• The other reforms taken recently include:
    • Reform of NAAC
    • Regulation for grant of Graded Autonomy to Universities
    • Granting of Autonomous status to colleges
    • Regulation for Open Distance Learning
    • Regulation for Online degrees

 

Following principles guided the Bill:

  • Less Government and more Governance: Downsizing the scope of the Regulator. No more interference in the management issues of the educational institutions.
  • Separation of grant functions: The grant functions would be carried out by the HRD Ministry (earlier done by UGC), and the HECI would focus only on academic matters.
  • End of Inspection Raj: Regulation is done through transparent public disclosures, merit-based decision making on matters regarding standards and quality in higher education.
  • Powers to enforce: The Regulator will have powers to enforce compliance to the academic quality standards.

 

Separation of academic functions and grants:

  • The main point of departure from the current system in the proposed Bill is a clear separation between academic functions and grant-giving ones.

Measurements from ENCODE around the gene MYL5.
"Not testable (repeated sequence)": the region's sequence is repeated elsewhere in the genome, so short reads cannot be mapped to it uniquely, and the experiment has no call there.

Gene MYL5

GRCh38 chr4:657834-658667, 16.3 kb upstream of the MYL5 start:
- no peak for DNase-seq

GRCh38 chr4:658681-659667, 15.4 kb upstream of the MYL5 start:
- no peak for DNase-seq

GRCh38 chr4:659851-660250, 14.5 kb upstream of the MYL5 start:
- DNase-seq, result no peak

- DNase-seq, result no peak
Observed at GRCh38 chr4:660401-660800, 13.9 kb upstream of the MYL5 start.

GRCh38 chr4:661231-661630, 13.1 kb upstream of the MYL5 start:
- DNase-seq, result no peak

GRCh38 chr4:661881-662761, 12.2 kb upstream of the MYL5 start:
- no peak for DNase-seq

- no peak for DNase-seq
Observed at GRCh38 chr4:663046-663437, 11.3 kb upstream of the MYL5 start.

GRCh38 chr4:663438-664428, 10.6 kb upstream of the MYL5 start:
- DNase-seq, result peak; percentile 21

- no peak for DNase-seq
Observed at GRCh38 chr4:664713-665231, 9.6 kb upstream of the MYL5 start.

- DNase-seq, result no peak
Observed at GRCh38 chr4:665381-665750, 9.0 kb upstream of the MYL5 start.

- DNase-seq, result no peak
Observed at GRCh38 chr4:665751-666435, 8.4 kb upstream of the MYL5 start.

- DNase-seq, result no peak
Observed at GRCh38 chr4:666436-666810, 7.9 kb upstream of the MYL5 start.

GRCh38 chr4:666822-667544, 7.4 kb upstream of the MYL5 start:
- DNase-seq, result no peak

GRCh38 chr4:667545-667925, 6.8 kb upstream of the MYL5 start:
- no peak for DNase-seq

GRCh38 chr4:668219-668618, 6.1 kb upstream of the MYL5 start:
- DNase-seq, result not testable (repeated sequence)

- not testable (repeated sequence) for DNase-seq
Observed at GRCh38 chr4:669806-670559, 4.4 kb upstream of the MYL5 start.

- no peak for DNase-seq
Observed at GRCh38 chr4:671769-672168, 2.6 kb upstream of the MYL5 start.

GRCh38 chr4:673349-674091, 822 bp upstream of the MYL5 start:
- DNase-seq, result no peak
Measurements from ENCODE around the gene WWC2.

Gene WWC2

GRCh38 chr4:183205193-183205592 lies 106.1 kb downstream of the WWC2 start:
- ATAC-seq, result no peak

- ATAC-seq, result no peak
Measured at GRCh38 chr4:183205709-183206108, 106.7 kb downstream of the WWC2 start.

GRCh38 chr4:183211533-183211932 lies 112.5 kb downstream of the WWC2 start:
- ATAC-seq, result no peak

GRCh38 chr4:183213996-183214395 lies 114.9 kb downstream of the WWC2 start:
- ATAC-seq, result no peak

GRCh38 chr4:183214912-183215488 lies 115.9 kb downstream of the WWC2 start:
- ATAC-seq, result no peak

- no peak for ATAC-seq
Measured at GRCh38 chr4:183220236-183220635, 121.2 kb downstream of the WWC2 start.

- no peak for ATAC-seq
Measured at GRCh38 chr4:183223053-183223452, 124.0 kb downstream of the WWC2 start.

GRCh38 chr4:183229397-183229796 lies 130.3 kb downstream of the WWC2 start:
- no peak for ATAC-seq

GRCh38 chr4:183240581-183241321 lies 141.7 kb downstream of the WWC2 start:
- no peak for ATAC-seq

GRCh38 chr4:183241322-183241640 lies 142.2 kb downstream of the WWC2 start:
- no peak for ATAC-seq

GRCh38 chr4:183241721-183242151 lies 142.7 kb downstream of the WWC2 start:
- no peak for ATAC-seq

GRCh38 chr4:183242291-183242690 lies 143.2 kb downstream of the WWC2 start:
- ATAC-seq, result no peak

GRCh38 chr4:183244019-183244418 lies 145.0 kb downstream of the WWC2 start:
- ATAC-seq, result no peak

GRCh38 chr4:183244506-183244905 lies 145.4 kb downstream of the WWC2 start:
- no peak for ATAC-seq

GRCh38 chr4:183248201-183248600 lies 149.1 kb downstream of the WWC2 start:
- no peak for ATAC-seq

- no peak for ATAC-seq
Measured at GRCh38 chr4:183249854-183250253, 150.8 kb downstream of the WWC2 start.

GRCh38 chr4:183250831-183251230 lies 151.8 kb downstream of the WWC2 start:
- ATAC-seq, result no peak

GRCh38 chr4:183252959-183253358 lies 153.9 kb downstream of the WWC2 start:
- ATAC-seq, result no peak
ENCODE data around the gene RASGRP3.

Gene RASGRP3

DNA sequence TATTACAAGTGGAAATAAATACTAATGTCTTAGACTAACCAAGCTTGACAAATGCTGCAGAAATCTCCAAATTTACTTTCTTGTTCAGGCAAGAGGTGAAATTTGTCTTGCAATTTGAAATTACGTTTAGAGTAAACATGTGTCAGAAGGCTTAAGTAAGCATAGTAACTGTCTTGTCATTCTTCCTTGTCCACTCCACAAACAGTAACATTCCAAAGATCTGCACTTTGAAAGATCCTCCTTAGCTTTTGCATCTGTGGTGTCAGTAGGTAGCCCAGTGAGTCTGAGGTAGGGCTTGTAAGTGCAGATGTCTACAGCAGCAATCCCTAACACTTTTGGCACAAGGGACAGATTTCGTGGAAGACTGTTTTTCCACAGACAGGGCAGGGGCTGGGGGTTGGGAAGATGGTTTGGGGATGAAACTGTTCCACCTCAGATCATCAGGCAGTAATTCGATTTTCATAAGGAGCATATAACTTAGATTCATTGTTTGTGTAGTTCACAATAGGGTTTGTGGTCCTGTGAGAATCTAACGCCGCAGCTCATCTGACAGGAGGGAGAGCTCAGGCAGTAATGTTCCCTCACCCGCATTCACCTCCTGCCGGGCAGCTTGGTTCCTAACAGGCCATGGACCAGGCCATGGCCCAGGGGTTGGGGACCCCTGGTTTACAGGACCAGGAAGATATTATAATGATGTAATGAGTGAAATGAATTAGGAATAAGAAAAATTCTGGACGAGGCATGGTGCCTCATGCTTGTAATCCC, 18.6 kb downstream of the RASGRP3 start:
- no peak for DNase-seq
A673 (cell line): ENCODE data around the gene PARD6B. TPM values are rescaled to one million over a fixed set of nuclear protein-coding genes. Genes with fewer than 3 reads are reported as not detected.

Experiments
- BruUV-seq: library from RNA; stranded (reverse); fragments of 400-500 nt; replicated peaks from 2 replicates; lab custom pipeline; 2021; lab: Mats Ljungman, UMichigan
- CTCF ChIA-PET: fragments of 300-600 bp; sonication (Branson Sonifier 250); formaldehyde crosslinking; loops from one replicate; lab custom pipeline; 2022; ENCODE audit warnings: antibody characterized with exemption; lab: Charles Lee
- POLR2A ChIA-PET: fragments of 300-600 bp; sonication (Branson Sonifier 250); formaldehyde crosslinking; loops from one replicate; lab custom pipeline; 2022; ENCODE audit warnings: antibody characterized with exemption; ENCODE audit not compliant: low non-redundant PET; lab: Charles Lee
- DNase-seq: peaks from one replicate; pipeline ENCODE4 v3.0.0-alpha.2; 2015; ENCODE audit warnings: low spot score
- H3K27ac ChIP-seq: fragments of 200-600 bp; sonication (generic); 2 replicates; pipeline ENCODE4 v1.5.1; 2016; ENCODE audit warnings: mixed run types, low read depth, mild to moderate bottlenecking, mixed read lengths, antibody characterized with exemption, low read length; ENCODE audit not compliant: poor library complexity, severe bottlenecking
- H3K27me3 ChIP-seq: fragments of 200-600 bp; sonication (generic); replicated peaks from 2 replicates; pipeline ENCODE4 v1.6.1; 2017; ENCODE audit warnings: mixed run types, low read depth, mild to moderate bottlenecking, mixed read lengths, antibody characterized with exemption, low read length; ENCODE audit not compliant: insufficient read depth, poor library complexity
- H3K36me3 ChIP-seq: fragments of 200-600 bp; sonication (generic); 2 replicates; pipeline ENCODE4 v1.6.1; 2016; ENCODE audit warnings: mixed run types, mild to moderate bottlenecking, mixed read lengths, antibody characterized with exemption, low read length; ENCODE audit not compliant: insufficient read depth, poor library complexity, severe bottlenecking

• Academic functions will be discharged by the HECI while grants will be given by the Ministry of Human Resource Development (MHRD) directly.
  • HECI to focus on academic quality: It is tasked with the mandate of:
    • Improving academic standards with specific focus on learning outcomes
    • Evaluation of academic performance by institutions
    • Developing standards for opening and closure of institutions
    • Provide for greater flexibility and autonomy to institutions
    • Lay standards for appointments to critical leadership positions in Central and State universities
    • Training of teachers, promote use of educational technology etc.

 

Concerns with the Bill:

  1. Role of Professional Bodies: